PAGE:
Cisco Networking: Configuration Saving
Your Cisco network configuration is stored in two main locations: One is in RAM, and the other is in the configuration that is in use, or the running configuration. When you type commands, those commands are activated immediately and are stored in the running configuration, which is stored in RAM.
Therefore, when the power is turned off, the configuration is lost. To save that configuration, copy it to the startup configuration, which means it is stored in non-volatile RAM (NVRAM), so that the configuration is retained when you turn off the power.
You can use two commands to save your configuration, the write command or the copy command. The write command is deprecated, but would look like this
Router#write memory Building configuration... [OK]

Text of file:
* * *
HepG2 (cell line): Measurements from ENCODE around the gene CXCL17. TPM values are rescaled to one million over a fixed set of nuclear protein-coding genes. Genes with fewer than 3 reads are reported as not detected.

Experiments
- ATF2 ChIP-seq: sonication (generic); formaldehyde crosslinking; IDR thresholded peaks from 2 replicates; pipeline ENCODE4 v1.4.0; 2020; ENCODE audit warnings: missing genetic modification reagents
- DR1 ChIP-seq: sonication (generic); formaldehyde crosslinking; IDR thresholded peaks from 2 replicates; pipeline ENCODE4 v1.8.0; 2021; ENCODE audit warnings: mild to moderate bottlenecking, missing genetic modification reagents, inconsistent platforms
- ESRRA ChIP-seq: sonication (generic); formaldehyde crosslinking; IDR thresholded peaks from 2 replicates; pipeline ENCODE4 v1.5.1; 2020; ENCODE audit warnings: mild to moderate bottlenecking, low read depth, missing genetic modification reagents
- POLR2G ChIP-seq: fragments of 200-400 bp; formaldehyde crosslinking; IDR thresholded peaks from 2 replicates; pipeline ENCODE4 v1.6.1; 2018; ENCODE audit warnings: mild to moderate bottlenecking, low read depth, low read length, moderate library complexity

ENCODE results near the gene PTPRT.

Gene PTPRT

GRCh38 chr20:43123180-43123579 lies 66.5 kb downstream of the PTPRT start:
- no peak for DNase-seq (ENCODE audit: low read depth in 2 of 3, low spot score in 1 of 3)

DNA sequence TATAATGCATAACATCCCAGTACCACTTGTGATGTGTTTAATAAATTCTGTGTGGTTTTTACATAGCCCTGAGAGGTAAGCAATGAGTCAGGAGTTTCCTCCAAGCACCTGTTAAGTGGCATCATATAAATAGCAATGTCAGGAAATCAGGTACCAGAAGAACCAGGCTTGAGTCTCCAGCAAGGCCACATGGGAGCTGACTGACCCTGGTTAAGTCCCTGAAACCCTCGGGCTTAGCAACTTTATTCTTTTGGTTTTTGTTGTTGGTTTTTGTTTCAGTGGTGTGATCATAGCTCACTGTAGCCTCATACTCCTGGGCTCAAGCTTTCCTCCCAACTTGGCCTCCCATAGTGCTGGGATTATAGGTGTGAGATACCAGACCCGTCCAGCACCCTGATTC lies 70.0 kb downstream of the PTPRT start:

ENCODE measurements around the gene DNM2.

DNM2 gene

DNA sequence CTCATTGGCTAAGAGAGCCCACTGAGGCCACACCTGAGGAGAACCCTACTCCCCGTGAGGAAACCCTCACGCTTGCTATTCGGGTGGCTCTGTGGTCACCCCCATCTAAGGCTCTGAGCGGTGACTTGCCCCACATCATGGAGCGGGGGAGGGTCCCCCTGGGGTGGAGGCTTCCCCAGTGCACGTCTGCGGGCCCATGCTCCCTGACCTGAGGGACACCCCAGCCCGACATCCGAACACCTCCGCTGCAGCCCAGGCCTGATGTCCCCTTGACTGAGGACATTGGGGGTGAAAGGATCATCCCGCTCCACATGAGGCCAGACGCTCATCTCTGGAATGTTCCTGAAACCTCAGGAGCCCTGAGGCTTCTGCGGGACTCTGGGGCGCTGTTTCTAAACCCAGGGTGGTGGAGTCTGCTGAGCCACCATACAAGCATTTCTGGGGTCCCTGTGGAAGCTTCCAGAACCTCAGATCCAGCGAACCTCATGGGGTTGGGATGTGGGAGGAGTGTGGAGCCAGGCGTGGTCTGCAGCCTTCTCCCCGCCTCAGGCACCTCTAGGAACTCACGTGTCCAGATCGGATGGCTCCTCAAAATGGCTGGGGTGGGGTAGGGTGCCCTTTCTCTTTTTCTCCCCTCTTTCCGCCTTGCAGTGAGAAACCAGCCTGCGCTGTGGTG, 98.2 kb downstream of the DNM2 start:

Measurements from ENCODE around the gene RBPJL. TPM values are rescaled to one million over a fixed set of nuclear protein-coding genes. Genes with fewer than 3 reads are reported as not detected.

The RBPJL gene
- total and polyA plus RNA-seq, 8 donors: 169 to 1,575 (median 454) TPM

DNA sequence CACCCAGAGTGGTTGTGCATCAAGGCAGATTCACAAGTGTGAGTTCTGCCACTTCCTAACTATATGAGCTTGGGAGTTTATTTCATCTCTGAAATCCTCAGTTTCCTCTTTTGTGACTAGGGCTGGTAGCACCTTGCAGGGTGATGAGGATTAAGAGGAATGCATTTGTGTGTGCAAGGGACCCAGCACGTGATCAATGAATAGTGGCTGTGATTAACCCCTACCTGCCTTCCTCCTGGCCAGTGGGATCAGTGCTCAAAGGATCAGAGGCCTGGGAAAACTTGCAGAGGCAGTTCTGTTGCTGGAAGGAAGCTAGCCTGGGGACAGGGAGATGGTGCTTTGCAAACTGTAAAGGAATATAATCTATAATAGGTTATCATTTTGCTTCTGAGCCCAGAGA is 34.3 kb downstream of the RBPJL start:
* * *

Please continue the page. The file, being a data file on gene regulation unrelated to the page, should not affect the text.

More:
The newer version of the command is the copy command, which looks like
Router#copy running-config startup-config Destination filename [startup-config]? Building configuration... [OK]
The deprecated command is short and single-purposed, not flexible with full options like the newer command.
For any command you only have to type as many letters as the IOS requires to uniquely identify the command. So you will find that a lot of old-timers use the following command as a reflex after they complete changes and when they exit Global Configuration mode to copy their current running-config to the startup-config:
The copy command offers more flexibility and options. Not only can you copy the running configuration data to the startup configuration file, but you could copy it to a file on flash or to a TFTP server on your network. The copy command is only a little more to type:
copy run sta